With the weekend’s reports that special counsel Robert Mueller now has enough evidence to indict former Trump national security adviser Michael Flynn and his son, the strength of a potential obstruction of justice charge against Donald Trump grows. NBC writes:
If the senior Flynn is charged, he would be the first current or former Trump administration official formally accused of criminal wrongdoing by the Mueller team.
So far, the probe has only ensnared campaign officials, and the White House has argued that the connection to the president is minimal. An indictment of the president’s former national security adviser and his son would scramble that dynamic.
The big game changer here is that if Flynn is guilty of criminal wrongdoing and the Trump White House was made aware of it (which they potentially were by then-acting Attorney General Sally Yates), then Trump has something to deliberately cover up. Not only was there an 18-day window between when Yates first raised red flags about Flynn’s public statements on having no Russia contacts, there’s also a very interesting confluence of events during that time period.
Jan. 26, 2017: Yates first briefs White House counsel Don McGahn on Flynn’s testimony to the FBI; McGahn reportedly briefs Trump immediately after
Jan. 27, 2017:
- Yates again meets with McGahn—they discuss whether Flynn could be prosecuted
- FBI interviews George Papadopoulos for the first time; he lies about his Russia contacts
- Trump asks then FBI director James Comey for loyalty at a private White House dinner
Feb. 13, 2017: Flynn is forced out as national security adviser
Feb. 14, 2017: Trump presses Comey to drop the investigation of Flynn
We have generally been placing the clues of the investigation in two separate buckets—collusion (or “conspiracy”) and obstruction of justice—and the conventional wisdom in Washington has been that it’s often the coverup that ensnares politicians even if the original infraction is of a lesser magnitude. But Just Security reminds us that if there’s actual wrongdoing initially, it strengthens the legal jeopardy posed by an obstruction charge.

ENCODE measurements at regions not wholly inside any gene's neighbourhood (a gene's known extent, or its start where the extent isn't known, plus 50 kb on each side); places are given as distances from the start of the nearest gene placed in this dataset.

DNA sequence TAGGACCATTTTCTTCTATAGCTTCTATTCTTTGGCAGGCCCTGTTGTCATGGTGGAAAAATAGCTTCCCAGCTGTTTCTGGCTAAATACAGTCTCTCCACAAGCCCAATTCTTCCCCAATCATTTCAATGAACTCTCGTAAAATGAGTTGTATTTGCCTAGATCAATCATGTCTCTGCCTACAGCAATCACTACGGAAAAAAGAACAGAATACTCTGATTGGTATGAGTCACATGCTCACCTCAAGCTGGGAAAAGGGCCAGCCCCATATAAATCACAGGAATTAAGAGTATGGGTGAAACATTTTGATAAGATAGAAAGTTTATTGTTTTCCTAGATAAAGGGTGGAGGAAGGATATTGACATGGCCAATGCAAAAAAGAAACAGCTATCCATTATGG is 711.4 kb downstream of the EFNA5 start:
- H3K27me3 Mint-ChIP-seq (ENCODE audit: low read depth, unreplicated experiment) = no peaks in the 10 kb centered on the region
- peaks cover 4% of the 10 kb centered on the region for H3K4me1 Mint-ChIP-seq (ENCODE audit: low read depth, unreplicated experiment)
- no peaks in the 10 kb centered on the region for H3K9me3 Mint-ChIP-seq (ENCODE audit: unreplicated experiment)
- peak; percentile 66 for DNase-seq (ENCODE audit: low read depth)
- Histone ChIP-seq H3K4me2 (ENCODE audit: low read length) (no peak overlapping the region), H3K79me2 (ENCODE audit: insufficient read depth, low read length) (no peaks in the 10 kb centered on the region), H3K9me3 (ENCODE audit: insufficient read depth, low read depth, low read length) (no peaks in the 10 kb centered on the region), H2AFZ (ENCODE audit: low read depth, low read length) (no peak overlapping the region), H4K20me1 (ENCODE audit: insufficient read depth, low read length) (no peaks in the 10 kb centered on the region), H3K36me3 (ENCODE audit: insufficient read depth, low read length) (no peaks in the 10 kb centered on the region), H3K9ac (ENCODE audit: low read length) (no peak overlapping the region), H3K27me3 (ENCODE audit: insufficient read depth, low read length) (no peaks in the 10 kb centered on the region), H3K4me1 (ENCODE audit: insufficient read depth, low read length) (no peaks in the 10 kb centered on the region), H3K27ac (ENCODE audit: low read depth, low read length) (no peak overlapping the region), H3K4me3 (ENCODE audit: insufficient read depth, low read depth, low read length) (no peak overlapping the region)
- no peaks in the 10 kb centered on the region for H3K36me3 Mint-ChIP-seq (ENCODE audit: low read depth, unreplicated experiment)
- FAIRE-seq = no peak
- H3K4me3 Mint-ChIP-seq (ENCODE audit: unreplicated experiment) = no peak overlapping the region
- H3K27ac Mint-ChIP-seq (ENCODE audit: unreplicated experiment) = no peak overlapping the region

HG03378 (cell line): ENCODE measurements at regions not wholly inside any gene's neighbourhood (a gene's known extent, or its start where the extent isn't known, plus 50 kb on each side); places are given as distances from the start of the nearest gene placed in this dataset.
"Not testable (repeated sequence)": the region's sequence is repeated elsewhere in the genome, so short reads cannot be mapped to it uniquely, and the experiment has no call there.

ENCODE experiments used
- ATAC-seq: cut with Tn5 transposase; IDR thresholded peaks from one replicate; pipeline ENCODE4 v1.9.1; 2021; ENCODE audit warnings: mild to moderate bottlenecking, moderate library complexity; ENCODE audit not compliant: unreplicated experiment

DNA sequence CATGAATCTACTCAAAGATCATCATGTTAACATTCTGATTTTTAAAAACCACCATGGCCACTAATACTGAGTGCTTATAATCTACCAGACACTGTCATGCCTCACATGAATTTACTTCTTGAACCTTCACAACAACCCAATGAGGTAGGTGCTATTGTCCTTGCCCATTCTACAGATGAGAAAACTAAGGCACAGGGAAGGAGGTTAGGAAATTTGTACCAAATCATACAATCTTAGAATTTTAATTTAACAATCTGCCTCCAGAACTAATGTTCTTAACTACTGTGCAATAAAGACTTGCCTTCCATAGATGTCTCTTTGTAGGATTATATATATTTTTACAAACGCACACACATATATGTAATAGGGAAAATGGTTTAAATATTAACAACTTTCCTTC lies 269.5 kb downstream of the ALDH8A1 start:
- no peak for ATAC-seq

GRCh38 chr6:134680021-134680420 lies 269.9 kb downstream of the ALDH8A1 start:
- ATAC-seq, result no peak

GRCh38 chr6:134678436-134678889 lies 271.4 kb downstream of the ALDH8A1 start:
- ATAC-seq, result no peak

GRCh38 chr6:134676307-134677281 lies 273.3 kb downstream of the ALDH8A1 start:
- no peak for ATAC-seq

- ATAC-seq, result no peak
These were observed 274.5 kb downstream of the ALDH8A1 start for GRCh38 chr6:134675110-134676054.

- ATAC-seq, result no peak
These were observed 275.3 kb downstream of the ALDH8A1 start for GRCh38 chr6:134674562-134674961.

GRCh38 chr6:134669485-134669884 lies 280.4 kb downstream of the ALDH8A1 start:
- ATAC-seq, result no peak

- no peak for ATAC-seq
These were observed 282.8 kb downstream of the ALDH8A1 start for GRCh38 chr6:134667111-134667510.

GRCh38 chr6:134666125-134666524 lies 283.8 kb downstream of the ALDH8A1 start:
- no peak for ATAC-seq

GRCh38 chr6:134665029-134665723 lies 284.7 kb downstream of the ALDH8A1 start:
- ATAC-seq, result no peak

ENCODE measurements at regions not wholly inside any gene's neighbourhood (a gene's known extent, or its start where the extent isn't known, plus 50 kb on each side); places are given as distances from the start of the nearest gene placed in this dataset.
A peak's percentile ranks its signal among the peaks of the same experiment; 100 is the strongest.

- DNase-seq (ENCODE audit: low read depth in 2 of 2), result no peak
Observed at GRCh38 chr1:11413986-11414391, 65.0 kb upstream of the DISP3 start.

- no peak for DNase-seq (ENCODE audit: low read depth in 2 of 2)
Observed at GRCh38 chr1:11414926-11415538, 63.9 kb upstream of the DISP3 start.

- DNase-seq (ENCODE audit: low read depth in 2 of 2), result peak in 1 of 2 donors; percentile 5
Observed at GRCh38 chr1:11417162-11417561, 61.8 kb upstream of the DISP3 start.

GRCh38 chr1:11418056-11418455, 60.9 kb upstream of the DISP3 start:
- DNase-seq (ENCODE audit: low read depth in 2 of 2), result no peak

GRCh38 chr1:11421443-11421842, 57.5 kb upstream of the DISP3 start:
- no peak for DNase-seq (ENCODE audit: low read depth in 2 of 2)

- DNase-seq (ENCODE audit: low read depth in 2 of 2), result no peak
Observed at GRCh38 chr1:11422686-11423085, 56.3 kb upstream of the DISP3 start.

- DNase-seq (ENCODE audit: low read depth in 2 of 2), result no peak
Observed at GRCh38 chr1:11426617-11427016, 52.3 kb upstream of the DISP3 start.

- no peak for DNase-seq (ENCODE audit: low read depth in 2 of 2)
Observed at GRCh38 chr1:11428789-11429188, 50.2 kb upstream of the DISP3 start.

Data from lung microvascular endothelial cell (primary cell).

Here’s Alex Whiting writing back in July:
When Trump engaged in his alleged acts of obstruction, did he have a sense that the investigation would ultimately unravel this story that is now emerging? With regard to Flynn, did he know that Flynn’s story was an important piece in the larger picture, one that he did not want revealed? Or did he know that the FBI’s pressure on Flynn could force him to give up other incriminating evidence? Far from simply acting to shield a former subordinate and ally, was Trump actually just trying to protect himself, and those close to him?
If the answer to any of these questions is yes, then Trump’s actions will have a very different feel to them, and his potential defenses much harder, if not impossible, to swallow. Doubts about whether Trump’s actions merit serious consequences could be effectively mitigated. For this reason, it is important to keep an eye on both parts of the investigations, and how they are related. There is no question that the investigators will.